Step 5: Receive a Redemption Letter

    After you’ve submitted your Loan Redemption Form and paid the administration fee, you’ll receive a redemption letter.

    • This letter will provide an estimated figure for repaying your equity loan.
    • Once you receive this letter, you can finalise the terms of your new remortgage loan agreement and inform your lawyer of your intentions to repay it.

    Step 6: Pay Off the Loan

    The final step in the process is to pay off the loan.

    • Your solicitor will handle this process.
    • They will transfer the money you owe to the housing association, and your equity loan will be cleared.
    • Once this is done, you’ll continue making repayments on your new mortgage.
    Ready to Remortgage and Pay Off Help to Buy?
    Let our mortgage experts guide you through the process. Contact us for a free consultation at YesCanDo Money today!

    Exploring Your Remortgage Options

    Below we explore some of the options you have when paying back part or all of your equity loan.

    • Option 1: Remortgage to a Higher LTV: You can take out a mortgage with a higher Loan to Value (LTV) to repay your equity loan. While you’d be taking on a larger mortgage, you may find this is more beneficial than keeping the equity loan.
    • Option 2: Pay Off the Loan from Savings: If you can afford to, you can pay off your equity loan from savings. Doing this before you remortgage at a lower LTV. This means you may be able to access lower interest rates and better deals.
    • Option 3: Use Money (equity) from the Property: If the value of your home has increased over time, you could use its equity to repay a loan more easily.

    Remortgage to Pay Off Help to Buy – Examples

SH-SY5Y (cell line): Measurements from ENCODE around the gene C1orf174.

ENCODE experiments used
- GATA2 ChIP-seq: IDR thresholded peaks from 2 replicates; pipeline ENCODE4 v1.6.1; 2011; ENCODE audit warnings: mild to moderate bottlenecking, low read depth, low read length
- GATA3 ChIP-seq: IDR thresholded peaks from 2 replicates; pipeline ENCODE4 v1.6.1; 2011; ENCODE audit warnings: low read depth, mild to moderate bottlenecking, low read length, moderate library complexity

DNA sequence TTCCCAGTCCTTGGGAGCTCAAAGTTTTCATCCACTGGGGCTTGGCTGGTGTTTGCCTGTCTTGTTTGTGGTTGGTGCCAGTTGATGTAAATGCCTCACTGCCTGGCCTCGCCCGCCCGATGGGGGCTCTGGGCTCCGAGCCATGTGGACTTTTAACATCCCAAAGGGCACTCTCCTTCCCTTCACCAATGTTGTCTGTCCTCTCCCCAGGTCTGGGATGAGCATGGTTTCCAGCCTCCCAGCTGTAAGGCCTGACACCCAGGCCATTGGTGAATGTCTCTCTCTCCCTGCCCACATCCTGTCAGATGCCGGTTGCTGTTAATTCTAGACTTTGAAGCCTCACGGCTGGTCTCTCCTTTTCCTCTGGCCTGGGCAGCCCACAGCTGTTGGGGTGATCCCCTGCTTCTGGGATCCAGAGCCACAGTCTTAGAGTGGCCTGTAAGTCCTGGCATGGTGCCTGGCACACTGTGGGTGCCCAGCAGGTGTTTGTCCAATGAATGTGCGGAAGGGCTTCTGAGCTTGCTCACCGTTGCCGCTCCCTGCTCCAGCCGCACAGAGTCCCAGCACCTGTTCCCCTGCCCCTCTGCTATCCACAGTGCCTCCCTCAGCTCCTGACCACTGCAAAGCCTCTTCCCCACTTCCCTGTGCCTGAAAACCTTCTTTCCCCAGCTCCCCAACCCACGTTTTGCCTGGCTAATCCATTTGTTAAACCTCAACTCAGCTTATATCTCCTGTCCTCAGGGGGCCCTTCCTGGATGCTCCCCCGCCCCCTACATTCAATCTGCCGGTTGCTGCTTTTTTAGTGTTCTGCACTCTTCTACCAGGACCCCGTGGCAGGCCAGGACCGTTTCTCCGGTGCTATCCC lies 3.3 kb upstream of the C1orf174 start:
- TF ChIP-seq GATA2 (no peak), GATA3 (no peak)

To help illustrate how remortgaging to pay off a Help to Buy equity loan scheme might work, let’s consider a few hypothetical scenarios:

    • Scenario 1: John and Cassie purchased their home five years ago using a Help to Buy equity loan, with the 5-year interest-free period approaching and planning on refinancing in order to pay off the equity loan in full. Through savings accumulation and appreciation of their property, they are now in a better position than before to apply for a help to buy remortgage at a lower loan-to-value (LTV), giving access to better mortgage deals.
    • Scenario 2: Sarah bought her home three years ago using the Help to Buy equity loan scheme. She’s just received a large inheritance and wants to use it to pay off her equity loan. She decides to remortgage to a new lender that allows overpayments, so she can use her inheritance to reduce her mortgage balance.

    Preparing to Repay Your Help to Buy Equity Loan

    As the good old saying goes; fail to prepare, prepare to fail. This is why it is vital to prepare and understand your financial options. Below we provide some helpful pointers on preparing to pay off your Help To Buy Equity Loan.

    Before You Apply

    Before you begin the application process to repay your Help to Buy equity loan, there are a few steps you need to take:

    Obtain a Property Valuation Report

    Your property valuation report from the Royal Institution of Chartered Surveyors (RICS) should provide you with an indication of how much money needs to be repaid back to them.

    Clear Any Outstanding Payments or Arrears

    Ensure that you have repaid any outstanding payments or arrears on your help to buy mortgage before you apply to repay your equity loan.

    Provide Solicitor’s Contact Details

    You need to provide the contact details of your solicitor and give them the authority to act on your behalf.